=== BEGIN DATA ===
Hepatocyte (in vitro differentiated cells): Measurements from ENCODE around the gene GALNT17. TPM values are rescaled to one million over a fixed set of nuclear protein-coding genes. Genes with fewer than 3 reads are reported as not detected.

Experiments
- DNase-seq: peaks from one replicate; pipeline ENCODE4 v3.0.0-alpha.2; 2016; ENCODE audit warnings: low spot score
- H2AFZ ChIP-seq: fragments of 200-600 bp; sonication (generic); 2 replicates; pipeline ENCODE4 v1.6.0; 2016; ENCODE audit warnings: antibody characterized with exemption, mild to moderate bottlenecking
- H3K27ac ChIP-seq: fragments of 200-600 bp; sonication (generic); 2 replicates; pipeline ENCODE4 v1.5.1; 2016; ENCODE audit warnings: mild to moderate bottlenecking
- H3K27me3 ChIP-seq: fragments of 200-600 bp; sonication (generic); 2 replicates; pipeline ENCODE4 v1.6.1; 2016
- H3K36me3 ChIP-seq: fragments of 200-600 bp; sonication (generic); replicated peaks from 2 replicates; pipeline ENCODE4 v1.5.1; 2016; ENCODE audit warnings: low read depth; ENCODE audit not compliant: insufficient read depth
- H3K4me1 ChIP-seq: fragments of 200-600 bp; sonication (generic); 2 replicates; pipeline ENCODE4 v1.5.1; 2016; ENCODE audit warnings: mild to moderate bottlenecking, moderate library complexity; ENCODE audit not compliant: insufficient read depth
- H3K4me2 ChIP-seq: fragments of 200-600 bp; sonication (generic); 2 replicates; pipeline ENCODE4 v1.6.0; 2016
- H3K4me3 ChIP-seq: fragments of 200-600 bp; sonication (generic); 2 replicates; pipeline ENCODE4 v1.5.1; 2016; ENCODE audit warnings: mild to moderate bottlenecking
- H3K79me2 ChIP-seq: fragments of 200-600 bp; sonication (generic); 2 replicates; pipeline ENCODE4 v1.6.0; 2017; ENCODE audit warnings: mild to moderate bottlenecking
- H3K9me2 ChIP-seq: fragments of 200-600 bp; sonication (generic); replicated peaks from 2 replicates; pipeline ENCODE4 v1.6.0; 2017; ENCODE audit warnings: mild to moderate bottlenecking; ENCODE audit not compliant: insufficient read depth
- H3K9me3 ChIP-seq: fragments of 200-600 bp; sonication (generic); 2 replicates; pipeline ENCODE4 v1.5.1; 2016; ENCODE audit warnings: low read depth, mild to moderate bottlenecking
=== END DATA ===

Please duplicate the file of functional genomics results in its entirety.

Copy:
Hepatocyte (in vitro differentiated cells): Measurements from ENCODE around the gene GALNT17. TPM values are rescaled to one million over a fixed set of nuclear protein-coding genes. Genes with fewer than 3 reads are reported as not detected.

Experiments
- DNase-seq: peaks from one replicate; pipeline ENCODE4 v3.0.0-alpha.2; 2016; ENCODE audit warnings: low spot score
- H2AFZ ChIP-seq: fragments of 200-600 bp; sonication (generic); 2 replicates; pipeline ENCODE4 v1.6.0; 2016; ENCODE audit warnings: antibody characterized with exemption, mild to moderate bottlenecking
- H3K27ac ChIP-seq: fragments of 200-600 bp; sonication (generic); 2 replicates; pipeline ENCODE4 v1.5.1; 2016; ENCODE audit warnings: mild to moderate bottlenecking
- H3K27me3 ChIP-seq: fragments of 200-600 bp; sonication (generic); 2 replicates; pipeline ENCODE4 v1.6.1; 2016
- H3K36me3 ChIP-seq: fragments of 200-600 bp; sonication (generic); replicated peaks from 2 replicates; pipeline ENCODE4 v1.5.1; 2016; ENCODE audit warnings: low read depth; ENCODE audit not compliant: insufficient read depth
- H3K4me1 ChIP-seq: fragments of 200-600 bp; sonication (generic); 2 replicates; pipeline ENCODE4 v1.5.1; 2016; ENCODE audit warnings: mild to moderate bottlenecking, moderate library complexity; ENCODE audit not compliant: insufficient read depth
- H3K4me2 ChIP-seq: fragments of 200-600 bp; sonication (generic); 2 replicates; pipeline ENCODE4 v1.6.0; 2016
- H3K4me3 ChIP-seq: fragments of 200-600 bp; sonication (generic); 2 replicates; pipeline ENCODE4 v1.5.1; 2016; ENCODE audit warnings: mild to moderate bottlenecking
- H3K79me2 ChIP-seq: fragments of 200-600 bp; sonication (generic); 2 replicates; pipeline ENCODE4 v1.6.0; 2017; ENCODE audit warnings: mild to moderate bottlenecking
- H3K9me2 ChIP-seq: fragments of 200-600 bp; sonication (generic); replicated peaks from 2 replicates; pipeline ENCODE4 v1.6.0; 2017; ENCODE audit warnings: mild to moderate bottlenecking; ENCODE audit not compliant: insufficient read depth
- H3K9me3 ChIP-seq: fragments of 200-600 bp; sonication (generic); 2 replicates; pipeline ENCODE4 v1.5.1; 2016; ENCODE audit warnings: low read depth, mild to moderate bottlenecking